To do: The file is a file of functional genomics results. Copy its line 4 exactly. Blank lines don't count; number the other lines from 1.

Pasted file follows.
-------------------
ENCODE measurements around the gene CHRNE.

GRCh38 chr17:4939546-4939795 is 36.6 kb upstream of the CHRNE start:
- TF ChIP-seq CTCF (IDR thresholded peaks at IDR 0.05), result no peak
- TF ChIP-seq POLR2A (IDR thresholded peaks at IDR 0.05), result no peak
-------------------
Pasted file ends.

- TF ChIP-seq POLR2A (IDR thresholded peaks at IDR 0.05), result no peak